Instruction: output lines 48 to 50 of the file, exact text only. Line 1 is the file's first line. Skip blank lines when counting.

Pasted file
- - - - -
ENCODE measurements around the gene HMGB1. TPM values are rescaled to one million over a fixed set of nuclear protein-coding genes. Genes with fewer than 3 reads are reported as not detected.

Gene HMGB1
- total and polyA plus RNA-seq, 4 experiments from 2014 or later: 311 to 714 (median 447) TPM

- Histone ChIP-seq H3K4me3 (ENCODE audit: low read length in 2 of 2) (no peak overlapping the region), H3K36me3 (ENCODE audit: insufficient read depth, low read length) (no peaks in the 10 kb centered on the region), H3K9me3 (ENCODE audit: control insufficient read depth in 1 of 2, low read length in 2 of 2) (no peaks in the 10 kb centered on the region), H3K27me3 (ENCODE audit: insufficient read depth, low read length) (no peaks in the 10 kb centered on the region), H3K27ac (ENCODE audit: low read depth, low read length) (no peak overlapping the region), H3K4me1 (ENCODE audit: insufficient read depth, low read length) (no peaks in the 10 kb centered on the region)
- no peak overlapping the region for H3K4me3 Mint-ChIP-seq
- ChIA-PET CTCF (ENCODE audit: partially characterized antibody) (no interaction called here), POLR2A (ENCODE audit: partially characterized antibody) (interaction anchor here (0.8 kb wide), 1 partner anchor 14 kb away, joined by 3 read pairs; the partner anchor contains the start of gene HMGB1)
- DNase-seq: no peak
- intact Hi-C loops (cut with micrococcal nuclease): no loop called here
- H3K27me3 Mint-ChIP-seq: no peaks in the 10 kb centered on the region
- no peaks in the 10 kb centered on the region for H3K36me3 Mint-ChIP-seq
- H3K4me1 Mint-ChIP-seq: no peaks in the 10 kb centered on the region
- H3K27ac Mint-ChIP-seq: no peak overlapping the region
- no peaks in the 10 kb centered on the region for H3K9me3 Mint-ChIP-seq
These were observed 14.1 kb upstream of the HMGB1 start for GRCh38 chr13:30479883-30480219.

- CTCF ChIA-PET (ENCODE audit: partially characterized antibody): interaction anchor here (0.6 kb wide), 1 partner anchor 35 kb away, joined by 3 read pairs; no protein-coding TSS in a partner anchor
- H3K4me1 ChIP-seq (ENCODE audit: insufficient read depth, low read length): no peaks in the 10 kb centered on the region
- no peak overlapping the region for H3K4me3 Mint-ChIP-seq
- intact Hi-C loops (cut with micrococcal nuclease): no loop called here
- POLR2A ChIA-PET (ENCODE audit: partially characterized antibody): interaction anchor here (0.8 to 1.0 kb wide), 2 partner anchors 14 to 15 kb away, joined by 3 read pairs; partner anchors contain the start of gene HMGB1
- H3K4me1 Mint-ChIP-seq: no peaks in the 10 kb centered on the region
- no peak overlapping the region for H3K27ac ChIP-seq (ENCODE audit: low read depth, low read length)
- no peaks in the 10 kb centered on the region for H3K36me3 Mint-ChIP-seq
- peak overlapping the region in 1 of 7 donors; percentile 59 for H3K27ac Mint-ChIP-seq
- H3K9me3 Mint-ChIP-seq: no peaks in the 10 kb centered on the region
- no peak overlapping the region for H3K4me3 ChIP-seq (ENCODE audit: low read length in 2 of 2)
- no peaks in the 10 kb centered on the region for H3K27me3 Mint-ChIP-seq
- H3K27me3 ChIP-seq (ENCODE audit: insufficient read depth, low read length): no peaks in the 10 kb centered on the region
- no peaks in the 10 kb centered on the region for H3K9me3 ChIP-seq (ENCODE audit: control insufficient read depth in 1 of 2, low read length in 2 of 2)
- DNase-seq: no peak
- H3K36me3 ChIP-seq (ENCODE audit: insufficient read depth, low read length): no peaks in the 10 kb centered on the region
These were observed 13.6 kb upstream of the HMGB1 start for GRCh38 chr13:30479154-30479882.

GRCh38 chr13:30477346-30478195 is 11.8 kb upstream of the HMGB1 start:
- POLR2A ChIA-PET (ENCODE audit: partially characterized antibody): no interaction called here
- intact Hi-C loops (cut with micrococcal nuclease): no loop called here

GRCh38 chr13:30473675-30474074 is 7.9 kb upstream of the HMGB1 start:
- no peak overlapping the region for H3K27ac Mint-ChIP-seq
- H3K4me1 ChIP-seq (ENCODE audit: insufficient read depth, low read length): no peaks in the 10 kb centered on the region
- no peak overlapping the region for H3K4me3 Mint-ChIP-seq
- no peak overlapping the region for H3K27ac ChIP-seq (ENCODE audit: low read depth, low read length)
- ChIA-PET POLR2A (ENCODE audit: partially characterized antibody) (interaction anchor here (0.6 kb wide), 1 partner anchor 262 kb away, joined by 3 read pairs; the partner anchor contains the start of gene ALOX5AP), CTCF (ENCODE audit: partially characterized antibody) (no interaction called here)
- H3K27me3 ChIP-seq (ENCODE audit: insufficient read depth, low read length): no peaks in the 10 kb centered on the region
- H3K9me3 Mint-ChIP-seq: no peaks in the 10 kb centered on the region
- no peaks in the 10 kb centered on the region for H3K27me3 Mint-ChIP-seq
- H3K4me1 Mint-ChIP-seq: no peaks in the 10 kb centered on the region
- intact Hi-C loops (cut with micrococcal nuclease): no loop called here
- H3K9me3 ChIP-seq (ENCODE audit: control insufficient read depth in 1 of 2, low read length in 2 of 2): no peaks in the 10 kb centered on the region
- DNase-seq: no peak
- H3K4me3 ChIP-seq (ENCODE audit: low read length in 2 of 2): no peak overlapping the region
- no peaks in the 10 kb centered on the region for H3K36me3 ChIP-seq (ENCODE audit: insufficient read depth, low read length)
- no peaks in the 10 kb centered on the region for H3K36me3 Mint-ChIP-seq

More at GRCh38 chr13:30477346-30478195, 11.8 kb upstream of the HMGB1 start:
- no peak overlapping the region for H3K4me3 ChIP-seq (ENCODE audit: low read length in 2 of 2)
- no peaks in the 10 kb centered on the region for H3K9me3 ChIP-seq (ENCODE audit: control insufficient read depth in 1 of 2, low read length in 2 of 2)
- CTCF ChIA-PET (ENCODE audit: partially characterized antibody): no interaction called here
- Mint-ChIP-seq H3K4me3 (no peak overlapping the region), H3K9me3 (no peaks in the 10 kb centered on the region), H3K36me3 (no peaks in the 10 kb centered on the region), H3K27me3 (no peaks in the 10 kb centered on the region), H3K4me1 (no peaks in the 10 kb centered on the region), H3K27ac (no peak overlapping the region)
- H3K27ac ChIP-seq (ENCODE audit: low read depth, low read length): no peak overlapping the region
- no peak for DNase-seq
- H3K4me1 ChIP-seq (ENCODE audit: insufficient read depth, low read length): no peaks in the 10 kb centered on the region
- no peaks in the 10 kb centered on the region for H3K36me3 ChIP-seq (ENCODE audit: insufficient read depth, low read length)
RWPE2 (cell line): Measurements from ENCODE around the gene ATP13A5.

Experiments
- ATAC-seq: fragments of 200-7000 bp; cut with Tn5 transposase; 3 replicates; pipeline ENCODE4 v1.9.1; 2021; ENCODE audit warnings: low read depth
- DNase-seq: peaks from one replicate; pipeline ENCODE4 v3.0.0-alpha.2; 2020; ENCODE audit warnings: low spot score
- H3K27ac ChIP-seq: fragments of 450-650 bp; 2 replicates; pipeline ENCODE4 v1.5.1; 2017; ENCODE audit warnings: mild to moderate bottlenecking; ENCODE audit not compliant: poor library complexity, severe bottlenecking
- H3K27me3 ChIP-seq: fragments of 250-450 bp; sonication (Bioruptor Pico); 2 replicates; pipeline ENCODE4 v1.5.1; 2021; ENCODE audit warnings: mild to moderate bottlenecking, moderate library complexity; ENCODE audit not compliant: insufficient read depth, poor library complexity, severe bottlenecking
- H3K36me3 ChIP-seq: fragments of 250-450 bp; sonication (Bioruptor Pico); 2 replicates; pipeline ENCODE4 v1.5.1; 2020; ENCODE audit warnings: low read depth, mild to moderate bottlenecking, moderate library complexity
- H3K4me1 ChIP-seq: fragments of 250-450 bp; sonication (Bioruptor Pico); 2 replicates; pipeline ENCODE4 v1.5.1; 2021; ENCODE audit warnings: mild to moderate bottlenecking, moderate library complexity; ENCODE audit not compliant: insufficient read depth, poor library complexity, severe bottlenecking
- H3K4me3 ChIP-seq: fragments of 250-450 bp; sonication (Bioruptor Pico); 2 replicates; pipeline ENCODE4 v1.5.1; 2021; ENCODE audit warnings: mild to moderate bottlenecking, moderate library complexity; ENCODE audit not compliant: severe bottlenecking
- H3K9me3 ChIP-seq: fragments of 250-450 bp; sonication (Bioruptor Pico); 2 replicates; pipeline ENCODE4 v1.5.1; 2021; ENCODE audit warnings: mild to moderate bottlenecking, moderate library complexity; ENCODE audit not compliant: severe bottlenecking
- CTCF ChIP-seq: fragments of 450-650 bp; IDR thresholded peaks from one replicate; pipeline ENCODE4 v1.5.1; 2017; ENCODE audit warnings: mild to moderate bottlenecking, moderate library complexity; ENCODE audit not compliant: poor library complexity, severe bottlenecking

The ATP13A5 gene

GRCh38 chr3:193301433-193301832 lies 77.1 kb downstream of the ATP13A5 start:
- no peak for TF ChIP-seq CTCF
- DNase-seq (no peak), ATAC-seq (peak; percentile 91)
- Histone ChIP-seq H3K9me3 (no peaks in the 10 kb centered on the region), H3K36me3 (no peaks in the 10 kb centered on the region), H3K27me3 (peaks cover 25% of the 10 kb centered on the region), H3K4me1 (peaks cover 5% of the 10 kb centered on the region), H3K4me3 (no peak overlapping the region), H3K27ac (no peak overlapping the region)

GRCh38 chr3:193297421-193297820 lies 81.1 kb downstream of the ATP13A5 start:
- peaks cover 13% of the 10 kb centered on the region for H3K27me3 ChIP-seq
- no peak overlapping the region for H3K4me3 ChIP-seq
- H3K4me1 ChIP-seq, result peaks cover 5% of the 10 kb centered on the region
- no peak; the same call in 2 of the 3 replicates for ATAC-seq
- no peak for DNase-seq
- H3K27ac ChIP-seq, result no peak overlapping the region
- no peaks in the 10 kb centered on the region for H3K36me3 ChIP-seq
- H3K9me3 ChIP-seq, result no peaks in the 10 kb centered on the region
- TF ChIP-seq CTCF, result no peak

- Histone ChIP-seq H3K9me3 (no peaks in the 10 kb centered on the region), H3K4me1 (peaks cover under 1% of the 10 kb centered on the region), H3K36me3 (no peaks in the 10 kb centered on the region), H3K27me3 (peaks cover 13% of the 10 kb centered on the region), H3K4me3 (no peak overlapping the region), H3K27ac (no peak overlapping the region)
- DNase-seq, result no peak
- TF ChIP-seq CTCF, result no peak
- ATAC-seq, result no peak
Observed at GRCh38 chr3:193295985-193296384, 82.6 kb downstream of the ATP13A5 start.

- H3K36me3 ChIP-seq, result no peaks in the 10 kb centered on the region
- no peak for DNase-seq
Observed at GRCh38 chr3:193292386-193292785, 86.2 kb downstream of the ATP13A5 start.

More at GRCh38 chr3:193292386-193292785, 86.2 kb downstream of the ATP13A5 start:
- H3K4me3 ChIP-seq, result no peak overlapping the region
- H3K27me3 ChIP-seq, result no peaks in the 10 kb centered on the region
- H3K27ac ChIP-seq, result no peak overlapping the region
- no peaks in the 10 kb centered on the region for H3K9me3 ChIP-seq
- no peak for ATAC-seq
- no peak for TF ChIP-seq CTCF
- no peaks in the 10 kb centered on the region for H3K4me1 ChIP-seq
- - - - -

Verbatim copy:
- H3K4me3 ChIP-seq (ENCODE audit: low read length in 2 of 2): no peak overlapping the region
- no peaks in the 10 kb centered on the region for H3K36me3 ChIP-seq (ENCODE audit: insufficient read depth, low read length)
- no peaks in the 10 kb centered on the region for H3K36me3 Mint-ChIP-seq